SANTA ANA (CBS) — The chief of surgical trauma at UC Irvine Medical Center took the stand Tuesday as the preliminary hearing in the Kelly Thomas death case continued for its second day.
Prosecutors say Fullerton police officers Manuel Ramos and Jay Cicinelli confronted 37-year-old Thomas on the evening of July 5th about some car break-ins and after a few contentious exchanges, beat him mercilessly into un-consciousness.
Dr. Michael Lewaka testified Thomas quit breathing in an ambulance, and the cause of death was found to be a crushed windpipe.
The defense argued that it was medical error at UC Irvine that led to the death of Kelly after personnel failed to insert a breathing tube.
Lewaka testified that Kelly’s death could have been tied directly to the beating.
Video of the confrontation between Thomas, a schizophrenic homeless man, and Fullerton police officers was shown in public for the first time Monday, shocking many in the courtroom.
People gasped, screamed and some even cried as they watched a video of the July 5 beating, which was captured on a security camera at a Fullerton bus station.
“Dad – they’re killing me!” Thomas, who died days after the altercation, cries out in the video.
Officer Manuel Ramos, who was responding to a call of a car break-in, finds 37-year-old Thomas walking near the scene of the crime. He begins questioning Thomas and calls for back-up assistance.
“Put your hands on your (expletive) knees. Put your feet out in front of you,” Ramos tells Thomas.
“Well, which one is it, dude?” Thomas asks.
“Both,” Ramos responds.
“I can’t do both,” Thomas retorts.
“Well, you’re gonna have to learn real quick,” Ramos tells him.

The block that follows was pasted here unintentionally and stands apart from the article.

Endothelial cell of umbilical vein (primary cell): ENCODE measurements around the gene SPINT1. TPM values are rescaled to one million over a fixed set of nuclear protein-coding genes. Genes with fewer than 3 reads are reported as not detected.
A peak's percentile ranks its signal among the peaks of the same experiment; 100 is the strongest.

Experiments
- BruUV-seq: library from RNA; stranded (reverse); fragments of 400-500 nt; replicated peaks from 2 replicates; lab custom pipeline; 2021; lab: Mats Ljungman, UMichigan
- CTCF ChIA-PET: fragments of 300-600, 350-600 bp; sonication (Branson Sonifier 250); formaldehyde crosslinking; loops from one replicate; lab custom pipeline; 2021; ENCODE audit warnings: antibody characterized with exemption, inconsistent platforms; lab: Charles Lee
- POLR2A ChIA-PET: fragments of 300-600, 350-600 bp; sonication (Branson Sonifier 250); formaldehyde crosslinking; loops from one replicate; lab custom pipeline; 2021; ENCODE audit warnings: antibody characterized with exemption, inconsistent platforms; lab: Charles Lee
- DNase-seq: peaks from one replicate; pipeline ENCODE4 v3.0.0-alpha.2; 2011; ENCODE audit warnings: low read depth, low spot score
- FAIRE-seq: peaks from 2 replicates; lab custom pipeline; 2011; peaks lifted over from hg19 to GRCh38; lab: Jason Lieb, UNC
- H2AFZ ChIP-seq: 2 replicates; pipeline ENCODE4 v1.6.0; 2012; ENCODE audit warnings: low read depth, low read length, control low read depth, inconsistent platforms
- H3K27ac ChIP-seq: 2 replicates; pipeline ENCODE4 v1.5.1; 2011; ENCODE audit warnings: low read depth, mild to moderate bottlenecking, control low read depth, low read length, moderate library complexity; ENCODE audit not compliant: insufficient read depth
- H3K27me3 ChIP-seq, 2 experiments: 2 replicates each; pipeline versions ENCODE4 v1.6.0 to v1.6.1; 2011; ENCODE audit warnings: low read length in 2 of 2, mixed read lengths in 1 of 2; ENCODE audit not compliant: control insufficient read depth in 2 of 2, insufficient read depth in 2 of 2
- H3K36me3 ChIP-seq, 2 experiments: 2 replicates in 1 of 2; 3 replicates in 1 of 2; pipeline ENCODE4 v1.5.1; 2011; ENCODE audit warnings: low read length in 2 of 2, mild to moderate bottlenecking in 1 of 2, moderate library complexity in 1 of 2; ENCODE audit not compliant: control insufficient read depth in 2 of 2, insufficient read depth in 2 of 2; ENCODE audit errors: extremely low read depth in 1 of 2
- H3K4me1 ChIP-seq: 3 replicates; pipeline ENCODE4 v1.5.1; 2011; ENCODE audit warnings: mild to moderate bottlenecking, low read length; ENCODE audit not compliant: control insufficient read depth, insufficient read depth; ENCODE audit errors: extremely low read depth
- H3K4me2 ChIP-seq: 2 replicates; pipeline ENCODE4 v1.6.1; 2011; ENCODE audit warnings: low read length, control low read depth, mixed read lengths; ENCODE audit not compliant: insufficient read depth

Ramos and Officer Joseph Wolfe then ask Thomas why he has someone else’s mail in his backpack.
After a few orders, Ramos tells Thomas he’s going to use his fists on him. The two exchange expletives, Thomas gets up, and the batons come out.
“Get on the ground,” an officer yells.
The courtroom audience gasped at what they saw next; officers swinging batons at Thomas and piling on top of him.
Thomas can be heard apologizing to officers, “OK, I’m sorry.”
After repeatedly ordering Thomas to put his hands behind his back, another officer knees Thomas.
“OK man, I can’t breathe,” Thomas says.
Minutes later, another officer, Cpl. Jay Cicinelli, orders Thomas to stop resisting and uses his Taser on him.
As the officers continue to struggle with him, Thomas begs them to stop and cries out for his father.
Thomas’ father, Ron, who had already seen the video, sat calmly through the showing.
As four officers subdue Thomas, one strikes him repeatedly.
After the struggle, Cicinelli can be heard telling another officer he thinks Thomas is on something.
“We ran out of options, so I got the end of my Taser and I probably, I just started smashing his face to hell,” Cicinelli says.
KCAL9 News spoke with Steve Meister, a criminal defense attorney and former L.A. County prosecutor, and Timothy Williams Jr., a police procedures expert and former LAPD detective, about the video and how it will impact the case.
“Look how many officers it took for him to stay still – five,” Meister said. “An unmedicated schizo who was obviously capable to fight five officers who are trained to take down. That presents a danger.”
“Even though charges are about how this ended, the case is about how it started,” he added.
Meister says that if there is a trial, the video will be presented in two different ways: first, showing officers in a dangerous situation, and, on the flipside, officers over-reacting.
“In my opinion, all of this was excessive force,” Williams said. “I’ve been in altercations and I know it doesn’t take all that to control someone who was unarmed.”
Ramos is facing one felony count of second degree murder and one felony count of involuntary manslaughter. Cicinelli faces charges of involuntary manslaughter and use of excessive force.
A judge could rule as soon as Tuesday afternoon whether the case will go to trial.